Wednesday, August 5, 2015
When you disagree with the government
Salleh Said Keruak
On 3rd August, the British government sold off 5.4% of the shares that it owned in the Royal Bank of Scotland (RBS) at £3.30 per share that it bought seven years ago at £5.00 per share. This resulted in a loss of more than £1 billion for the UK government.
The British government was forced to bail out RBS in 2008 at a cost of £45 billion plus give it access to cheap funds to keep it afloat. However, after seven years the bank has still not turned around and is still losing money.
This latest move attracted criticism from the opposition that felt the bank should be nationalised instead of privatised. It also questioned the government’s decision to ‘lose’ £1 billion in sell off.
The reason I am raising this is to bring to your attention that such things do happen, even in so-called more advanced and transparent countries such as the UK. And actually it was not the first multi-billion loss that the British government had to suffer.
But the British opposition, while it objects to the move, does not ask the people to take to the streets and riot so that the government can be brought down through violent means. It disagrees with the government action but it still can look at the whole thing with maturity.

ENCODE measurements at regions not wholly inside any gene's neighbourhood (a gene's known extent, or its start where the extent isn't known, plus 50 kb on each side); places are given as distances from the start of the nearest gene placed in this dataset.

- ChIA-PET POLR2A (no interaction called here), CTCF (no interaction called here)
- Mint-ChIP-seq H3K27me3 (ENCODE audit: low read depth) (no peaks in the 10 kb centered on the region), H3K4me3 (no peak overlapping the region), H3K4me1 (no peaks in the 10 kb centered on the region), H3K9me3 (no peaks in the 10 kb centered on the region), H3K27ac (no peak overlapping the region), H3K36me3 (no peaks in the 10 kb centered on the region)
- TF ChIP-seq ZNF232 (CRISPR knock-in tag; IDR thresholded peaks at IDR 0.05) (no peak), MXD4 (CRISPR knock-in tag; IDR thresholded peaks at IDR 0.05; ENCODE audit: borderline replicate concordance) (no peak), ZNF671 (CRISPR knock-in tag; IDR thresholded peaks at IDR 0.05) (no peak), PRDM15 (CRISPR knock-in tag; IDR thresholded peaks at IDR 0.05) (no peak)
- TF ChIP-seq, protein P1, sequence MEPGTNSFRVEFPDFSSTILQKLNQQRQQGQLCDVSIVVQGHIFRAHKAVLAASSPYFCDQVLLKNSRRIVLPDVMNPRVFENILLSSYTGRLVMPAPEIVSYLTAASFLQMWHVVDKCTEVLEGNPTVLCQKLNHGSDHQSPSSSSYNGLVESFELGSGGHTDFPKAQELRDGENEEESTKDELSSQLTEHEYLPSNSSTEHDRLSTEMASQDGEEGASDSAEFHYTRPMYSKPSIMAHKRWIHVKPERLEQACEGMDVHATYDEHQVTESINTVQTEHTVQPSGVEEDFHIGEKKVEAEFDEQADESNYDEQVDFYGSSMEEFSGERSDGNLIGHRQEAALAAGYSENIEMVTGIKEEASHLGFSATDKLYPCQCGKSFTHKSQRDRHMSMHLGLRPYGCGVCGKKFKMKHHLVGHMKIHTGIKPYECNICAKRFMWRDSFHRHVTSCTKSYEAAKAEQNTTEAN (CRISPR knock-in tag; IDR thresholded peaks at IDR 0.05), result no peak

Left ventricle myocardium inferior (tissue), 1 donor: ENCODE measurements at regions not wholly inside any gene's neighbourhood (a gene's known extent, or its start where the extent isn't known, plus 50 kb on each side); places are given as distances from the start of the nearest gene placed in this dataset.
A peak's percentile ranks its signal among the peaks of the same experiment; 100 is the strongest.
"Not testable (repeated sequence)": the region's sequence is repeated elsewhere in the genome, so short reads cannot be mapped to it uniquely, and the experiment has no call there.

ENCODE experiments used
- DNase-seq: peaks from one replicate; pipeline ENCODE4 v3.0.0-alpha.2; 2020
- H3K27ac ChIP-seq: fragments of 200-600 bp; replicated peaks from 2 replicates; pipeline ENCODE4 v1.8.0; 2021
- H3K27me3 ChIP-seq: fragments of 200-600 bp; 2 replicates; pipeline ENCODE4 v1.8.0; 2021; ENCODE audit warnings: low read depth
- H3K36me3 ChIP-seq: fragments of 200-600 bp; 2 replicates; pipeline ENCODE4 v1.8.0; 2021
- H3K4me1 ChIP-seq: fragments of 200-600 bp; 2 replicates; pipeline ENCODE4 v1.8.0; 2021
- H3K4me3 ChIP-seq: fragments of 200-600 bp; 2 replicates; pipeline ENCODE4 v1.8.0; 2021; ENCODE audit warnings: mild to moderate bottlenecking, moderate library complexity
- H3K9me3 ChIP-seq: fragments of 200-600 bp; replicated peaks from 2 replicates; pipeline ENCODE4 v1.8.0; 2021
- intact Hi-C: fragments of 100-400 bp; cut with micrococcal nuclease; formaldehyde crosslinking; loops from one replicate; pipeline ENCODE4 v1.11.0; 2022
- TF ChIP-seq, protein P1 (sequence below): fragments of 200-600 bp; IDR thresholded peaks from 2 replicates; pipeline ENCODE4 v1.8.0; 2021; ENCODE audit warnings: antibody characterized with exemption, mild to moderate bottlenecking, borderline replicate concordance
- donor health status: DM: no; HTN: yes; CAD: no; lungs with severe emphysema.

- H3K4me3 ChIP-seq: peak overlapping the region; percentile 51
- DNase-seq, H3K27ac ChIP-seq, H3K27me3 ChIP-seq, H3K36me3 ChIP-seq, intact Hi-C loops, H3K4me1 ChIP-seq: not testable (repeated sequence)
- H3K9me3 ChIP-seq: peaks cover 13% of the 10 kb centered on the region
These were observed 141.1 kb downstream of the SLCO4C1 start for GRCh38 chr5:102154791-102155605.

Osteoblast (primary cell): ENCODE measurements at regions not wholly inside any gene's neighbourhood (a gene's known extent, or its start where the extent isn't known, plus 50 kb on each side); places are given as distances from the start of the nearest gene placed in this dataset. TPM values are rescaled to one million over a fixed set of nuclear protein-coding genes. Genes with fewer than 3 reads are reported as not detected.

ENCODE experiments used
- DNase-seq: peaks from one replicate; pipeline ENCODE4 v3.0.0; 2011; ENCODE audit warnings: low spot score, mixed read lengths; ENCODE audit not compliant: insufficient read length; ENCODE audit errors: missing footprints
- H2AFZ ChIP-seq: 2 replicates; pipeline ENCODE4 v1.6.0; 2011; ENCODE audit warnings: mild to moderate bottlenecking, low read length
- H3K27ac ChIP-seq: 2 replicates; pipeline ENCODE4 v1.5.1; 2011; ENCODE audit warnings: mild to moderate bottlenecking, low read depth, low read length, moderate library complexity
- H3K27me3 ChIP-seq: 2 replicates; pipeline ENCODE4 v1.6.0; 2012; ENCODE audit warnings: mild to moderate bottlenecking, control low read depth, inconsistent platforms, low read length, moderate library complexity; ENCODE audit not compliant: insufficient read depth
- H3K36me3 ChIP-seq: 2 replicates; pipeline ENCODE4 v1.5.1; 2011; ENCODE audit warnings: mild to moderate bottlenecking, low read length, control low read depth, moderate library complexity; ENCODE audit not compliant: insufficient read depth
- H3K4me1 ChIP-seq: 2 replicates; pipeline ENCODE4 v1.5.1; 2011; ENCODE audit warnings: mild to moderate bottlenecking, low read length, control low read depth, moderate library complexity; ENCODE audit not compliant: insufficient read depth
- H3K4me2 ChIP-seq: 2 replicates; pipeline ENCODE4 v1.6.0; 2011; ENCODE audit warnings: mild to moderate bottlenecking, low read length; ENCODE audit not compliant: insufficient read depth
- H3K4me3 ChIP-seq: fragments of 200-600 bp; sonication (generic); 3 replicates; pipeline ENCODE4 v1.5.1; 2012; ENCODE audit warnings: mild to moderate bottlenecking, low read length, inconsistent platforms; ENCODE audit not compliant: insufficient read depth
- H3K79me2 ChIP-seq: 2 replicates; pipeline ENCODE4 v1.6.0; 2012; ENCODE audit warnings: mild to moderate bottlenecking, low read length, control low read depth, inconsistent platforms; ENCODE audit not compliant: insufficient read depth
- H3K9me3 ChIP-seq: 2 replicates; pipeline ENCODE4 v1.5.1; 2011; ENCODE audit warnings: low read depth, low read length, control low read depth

It is time that the Malaysian opposition, too, became more mature and not treat any disagreement with any government decision as a reason to take to the streets and riot.
This street culture is what brought down governments in many Asian and Middle Eastern countries. However, the changes that happened after that were not always for the better and many times the country became even worse.
Malaysia needs an opposition but an opposition that is more responsible. History has shown that any government that is changed through violent means is later also brought down through the same violent means. And Malaysia’s racial balance is too delicate to take such risks.